May 24, 2016

History

Diamond Valley Special Developmental School was previously Heidelberg Special Developmental School, which was formerly known as the Ivanhoe Helping Hand Day Training Centre.

 

1939 The branch commenced in Ivanhoe as a group totally funded by parents and conducted in a private home. When the attendance built up to approximately twelve, the group transferred to St. George’s Church hall and activities were conducted for five mornings each week. The group later moved to the Sea Scout hall in Ivanhoe where it functioned four full days a week.
1957 A house was purchased in Upper Heidelberg Road. State Government subsidies for buildings and maintenance were introduced prior to the purchase of the property in Upper Heidelberg Road.
1961 The Church of England offered for sale St. John’s Church hall in Hawdon Street, Heidelberg. This property was purchased with the proceeds from a “Door Knock” and the sale of the existing school premises.
1972 Approval was given for the building of new premises at 88 McNamara Street, Macleod. The senior section of the Ivanhoe Helping Hand Day Training Centre moved into its new premises in 1975. The junior school section remained at 64 Hawdon Street, catering for children 5 – 16+ years.
1974 Because of overcrowding at the Centre, a group of parents, together with the mothers of very young intellectually disabled children in the area, formed a cradle roll (or Early Intervention Program) which was eventually to develop into the first separate pre-school in the State of Victoria. This pre-school is known as Kalparrin and is located at Greensborough.
1976 In November, parents at the Junior school formed an interim committee which became the core for the existing School Council, as the Ivanhoe Day Training Centre Committee of Management had requested the Victorian Education Department to accept responsibility for the education of school age pupils.
1977 The senior section at Macleod changed its name to Ivanhoe/Diamond Valley Activity Therapy Centre. The junior school at Heidelberg transferred to the Education Department and the School Council changed the school name to Heidelberg District Special Developmental School.
1978 Negotiations to purchase two properties adjacent to the Hawdon Street property were commenced. 46 and 48 Banksia Street were subsequently purchased and both were modified to facilitate the educational needs of the students.
1984 Negotiations with the then Northern Region to relocate the school were undertaken.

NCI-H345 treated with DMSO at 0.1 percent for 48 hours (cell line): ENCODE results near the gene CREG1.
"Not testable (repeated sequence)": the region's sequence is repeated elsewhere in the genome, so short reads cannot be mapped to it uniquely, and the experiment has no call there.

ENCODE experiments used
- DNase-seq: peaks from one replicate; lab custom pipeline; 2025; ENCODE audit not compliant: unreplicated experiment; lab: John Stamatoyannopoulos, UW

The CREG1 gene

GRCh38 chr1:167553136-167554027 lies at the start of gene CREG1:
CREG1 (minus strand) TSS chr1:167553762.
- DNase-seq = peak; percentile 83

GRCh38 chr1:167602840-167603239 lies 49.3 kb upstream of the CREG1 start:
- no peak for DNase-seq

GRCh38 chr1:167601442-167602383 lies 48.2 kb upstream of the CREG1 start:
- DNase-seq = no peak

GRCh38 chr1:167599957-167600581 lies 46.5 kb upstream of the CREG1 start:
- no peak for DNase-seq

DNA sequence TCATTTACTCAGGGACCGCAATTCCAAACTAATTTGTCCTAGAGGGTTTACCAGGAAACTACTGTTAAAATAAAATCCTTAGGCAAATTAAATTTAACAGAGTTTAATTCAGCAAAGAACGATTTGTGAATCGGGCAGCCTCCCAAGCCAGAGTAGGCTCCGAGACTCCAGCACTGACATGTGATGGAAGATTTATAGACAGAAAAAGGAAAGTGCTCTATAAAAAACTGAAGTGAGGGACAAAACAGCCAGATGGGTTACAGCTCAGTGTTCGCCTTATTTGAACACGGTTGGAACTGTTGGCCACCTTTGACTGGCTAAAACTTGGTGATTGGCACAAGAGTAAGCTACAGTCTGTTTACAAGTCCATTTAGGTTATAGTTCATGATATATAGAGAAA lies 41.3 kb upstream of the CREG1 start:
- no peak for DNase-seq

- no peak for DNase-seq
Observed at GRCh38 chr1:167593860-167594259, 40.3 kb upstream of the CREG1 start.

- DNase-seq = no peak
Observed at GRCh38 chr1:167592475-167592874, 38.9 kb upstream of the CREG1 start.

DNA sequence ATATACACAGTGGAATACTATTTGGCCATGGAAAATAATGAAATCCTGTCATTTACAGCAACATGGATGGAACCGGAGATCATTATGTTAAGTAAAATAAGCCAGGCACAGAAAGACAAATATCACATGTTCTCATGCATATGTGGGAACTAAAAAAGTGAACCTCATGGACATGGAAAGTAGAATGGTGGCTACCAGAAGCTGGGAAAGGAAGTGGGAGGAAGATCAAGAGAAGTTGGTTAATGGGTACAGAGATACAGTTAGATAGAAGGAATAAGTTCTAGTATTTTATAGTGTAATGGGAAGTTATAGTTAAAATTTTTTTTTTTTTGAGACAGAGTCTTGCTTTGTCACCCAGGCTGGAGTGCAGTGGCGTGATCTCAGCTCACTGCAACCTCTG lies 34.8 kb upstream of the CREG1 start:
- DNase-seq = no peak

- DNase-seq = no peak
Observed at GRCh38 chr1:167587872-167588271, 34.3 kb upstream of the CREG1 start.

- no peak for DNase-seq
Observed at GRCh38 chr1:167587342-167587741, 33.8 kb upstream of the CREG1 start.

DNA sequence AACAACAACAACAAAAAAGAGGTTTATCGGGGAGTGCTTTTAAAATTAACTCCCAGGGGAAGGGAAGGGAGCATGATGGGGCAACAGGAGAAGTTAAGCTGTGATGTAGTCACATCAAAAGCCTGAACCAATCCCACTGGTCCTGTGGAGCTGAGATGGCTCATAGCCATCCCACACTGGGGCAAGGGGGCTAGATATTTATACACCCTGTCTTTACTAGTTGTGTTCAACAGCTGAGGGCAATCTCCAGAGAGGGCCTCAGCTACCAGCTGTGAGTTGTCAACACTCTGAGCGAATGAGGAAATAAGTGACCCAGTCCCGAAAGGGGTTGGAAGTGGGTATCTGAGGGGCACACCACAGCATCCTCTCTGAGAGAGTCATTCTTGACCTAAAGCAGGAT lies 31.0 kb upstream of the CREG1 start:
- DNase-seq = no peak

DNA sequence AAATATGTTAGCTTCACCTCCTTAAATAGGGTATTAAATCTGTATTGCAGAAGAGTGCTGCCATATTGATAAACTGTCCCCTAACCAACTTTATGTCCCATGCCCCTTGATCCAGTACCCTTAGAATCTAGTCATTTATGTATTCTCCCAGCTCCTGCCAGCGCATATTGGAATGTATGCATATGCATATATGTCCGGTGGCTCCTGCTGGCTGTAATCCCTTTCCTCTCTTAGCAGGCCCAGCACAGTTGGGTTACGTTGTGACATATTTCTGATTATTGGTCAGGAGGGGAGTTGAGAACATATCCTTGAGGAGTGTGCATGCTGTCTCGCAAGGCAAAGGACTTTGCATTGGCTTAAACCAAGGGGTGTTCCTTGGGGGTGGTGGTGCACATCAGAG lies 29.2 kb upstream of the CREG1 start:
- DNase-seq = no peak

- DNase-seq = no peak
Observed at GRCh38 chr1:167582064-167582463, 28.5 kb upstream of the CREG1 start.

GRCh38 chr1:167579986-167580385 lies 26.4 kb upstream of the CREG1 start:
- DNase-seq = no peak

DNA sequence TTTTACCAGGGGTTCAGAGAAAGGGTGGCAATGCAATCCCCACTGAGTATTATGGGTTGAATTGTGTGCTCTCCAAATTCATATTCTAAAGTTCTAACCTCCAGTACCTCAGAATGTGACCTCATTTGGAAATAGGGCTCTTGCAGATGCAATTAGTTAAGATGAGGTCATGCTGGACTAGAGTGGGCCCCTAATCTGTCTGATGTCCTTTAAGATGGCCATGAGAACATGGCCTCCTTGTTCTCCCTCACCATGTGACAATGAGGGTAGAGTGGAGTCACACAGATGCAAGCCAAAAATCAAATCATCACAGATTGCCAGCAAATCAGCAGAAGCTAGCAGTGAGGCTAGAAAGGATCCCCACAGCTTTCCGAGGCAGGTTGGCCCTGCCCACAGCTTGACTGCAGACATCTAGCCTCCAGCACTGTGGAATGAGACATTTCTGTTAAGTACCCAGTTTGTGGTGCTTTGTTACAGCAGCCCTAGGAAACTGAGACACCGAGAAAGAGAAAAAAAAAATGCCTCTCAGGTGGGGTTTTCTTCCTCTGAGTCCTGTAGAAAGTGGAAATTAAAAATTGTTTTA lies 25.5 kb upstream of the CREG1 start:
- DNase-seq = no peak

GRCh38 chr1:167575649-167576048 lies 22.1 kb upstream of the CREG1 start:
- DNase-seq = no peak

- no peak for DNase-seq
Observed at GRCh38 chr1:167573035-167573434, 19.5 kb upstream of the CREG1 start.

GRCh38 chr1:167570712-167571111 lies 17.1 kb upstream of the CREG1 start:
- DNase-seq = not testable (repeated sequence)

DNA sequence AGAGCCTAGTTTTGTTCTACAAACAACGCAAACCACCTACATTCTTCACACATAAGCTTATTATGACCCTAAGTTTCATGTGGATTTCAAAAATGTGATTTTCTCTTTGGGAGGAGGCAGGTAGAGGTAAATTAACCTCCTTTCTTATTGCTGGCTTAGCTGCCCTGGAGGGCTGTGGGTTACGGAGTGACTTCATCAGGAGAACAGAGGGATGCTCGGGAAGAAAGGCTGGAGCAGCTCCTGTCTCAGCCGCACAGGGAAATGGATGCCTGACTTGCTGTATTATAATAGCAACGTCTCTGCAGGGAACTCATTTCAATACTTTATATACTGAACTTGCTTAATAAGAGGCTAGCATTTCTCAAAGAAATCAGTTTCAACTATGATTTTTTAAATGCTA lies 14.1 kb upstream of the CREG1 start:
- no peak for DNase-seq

1985 Funding was received as a Ministerial promise by the then Minister for Education, Mr. Robert Fordham, to relocate to a site at Brentwick Drive, Greensborough. Mr. Anthony Styant-Browne of Andrew Reed and Associates was engaged as the project architect.
1987 Building of the new school at 14-24 Brentwick Drive, Greensborough was completed in September. The move took place on Friday, 4th September and the students attended their new school for the first time on Monday, 7th September.
1987 30th October. The Official Opening by Mr. Kevin Collins, deputising for the then Minister for Education, Mr. Ian Cathie, took place on Friday. The school was officially renamed Diamond Valley Special Developmental School.
2006 Locally raised funds used to construct school hall.
2007 Extension to school car park top and construction of a parent car park.
2008 Diamond Valley SDS celebrates its 21st Birthday.
2010 National Pride funding used to construct an extension to Pavillion 1 to include a program Withdrawal room.
2011 Undercover area and softfall area added to Pavillion 1 to enhance outside programs.
2011 Diamond Valley Rotary Club construct Horse Riding shed to enable mounting station to be under cover and additional storage space for equipment.
2012 Locally raised funds used to construct new secondary playground area.
2012 Donation from Ivanhoe Grammer used to construction Horticultral area in secondary playground.
2012 Building Education Revolution funding used to construct a school pool.
2016 The school’s Independent living centre helps our students be as independent as possible in their daily lives.  The ILC has been set up like a house to aid in the generalising of skills at home and at school. It has a fully accessible kitchen, bathroom, laundry and bedroom. Each room will target specific daily living skills such as cooking a simple meal, washing clothing, making up beds or brushing teeth.